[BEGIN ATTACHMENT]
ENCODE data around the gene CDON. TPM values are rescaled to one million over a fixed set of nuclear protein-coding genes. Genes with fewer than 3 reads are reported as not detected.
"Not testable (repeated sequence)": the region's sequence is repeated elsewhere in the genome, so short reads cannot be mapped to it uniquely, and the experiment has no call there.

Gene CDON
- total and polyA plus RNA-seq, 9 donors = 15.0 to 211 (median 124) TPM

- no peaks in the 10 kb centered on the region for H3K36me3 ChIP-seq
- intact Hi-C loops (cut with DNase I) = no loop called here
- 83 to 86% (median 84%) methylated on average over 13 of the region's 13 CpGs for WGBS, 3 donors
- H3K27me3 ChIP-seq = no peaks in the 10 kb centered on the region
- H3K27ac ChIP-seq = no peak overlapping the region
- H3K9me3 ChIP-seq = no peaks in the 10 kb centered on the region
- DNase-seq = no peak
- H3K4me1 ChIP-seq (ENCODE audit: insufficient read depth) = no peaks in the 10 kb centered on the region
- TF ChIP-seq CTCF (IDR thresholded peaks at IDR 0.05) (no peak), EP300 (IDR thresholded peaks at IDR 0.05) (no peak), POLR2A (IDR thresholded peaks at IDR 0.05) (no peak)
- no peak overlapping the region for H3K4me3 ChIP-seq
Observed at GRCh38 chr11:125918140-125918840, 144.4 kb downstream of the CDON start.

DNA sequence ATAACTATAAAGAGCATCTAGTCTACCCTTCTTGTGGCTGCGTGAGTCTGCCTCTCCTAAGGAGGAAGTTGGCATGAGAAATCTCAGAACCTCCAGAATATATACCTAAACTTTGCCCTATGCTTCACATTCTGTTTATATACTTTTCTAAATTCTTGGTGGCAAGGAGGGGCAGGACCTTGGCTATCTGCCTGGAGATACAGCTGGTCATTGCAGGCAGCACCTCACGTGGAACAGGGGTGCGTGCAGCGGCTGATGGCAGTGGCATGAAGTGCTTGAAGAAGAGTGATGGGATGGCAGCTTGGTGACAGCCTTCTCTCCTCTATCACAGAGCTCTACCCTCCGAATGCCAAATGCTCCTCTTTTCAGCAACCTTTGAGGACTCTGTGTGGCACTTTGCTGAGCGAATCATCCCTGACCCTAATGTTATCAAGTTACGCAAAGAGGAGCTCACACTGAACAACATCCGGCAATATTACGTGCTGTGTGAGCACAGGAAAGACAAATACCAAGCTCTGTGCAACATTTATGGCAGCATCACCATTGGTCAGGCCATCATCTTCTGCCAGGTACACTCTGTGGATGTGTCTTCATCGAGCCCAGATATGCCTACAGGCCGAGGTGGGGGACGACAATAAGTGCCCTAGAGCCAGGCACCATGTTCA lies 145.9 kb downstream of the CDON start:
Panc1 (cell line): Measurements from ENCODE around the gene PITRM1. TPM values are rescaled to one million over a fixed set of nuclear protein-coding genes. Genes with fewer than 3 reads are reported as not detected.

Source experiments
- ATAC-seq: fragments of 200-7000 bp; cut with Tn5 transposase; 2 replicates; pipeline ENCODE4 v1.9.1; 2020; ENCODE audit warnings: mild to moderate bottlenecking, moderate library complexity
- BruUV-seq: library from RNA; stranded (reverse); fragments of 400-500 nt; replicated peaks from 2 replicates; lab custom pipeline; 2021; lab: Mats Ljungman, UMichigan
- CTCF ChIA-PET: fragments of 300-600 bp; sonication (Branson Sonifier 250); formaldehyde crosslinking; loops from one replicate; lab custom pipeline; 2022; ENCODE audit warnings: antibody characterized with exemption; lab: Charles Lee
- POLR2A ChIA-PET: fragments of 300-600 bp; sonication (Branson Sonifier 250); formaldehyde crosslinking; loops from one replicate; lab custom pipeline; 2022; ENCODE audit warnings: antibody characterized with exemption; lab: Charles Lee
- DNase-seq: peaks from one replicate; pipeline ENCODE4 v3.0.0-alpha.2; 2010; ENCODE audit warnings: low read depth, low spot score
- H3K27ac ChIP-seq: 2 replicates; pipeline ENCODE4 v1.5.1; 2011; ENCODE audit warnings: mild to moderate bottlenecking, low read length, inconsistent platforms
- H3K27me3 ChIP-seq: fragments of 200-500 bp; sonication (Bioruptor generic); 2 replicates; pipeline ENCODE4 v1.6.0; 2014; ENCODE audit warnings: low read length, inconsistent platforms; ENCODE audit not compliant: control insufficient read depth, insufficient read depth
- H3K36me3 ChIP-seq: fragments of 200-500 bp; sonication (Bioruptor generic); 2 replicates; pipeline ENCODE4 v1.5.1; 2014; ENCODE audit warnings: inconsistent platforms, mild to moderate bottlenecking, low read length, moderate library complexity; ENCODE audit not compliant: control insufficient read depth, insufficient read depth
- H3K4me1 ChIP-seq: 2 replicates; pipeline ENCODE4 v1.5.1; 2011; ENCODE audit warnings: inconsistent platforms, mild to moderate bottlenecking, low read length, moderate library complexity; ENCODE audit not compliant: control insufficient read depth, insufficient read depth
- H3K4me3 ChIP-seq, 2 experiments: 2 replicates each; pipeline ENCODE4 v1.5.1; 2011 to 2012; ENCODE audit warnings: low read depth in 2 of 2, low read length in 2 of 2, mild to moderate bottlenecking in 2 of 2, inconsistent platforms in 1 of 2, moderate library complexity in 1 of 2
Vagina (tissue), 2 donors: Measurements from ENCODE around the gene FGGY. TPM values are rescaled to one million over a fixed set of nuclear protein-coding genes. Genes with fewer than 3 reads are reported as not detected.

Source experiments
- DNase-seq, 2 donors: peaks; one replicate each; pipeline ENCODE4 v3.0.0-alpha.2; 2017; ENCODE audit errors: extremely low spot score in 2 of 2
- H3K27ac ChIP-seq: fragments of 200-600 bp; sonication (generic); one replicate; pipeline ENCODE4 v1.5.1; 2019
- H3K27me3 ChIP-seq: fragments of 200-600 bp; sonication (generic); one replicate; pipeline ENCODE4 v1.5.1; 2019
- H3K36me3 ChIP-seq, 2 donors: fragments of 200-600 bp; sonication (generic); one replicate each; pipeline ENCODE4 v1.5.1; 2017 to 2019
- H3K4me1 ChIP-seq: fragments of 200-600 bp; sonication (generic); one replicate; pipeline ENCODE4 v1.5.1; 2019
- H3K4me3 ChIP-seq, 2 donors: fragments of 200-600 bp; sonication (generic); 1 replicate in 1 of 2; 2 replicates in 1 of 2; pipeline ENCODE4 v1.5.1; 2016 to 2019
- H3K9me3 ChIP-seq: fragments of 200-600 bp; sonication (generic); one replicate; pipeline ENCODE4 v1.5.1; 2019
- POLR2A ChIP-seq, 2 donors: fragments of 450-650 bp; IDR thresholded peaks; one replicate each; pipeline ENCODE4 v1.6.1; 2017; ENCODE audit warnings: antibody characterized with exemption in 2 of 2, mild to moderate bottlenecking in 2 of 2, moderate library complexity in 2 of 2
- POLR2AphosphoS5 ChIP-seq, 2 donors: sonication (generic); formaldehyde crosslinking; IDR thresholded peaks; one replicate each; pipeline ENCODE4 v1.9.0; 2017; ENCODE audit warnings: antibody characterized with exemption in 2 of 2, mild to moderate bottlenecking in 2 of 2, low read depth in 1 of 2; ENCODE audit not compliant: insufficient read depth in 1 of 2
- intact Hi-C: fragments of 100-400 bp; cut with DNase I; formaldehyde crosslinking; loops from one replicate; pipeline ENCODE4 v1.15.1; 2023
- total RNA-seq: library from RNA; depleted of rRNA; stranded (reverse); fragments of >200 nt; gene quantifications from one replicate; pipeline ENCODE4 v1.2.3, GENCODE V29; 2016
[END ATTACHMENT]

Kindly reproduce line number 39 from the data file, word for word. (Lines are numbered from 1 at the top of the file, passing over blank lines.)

- POLR2AphosphoS5 ChIP-seq, 2 donors: sonication (generic); formaldehyde crosslinking; IDR thresholded peaks; one replicate each; pipeline ENCODE4 v1.9.0; 2017; ENCODE audit warnings: antibody characterized with exemption in 2 of 2, mild to moderate bottlenecking in 2 of 2, low read depth in 1 of 2; ENCODE audit not compliant: insufficient read depth in 1 of 2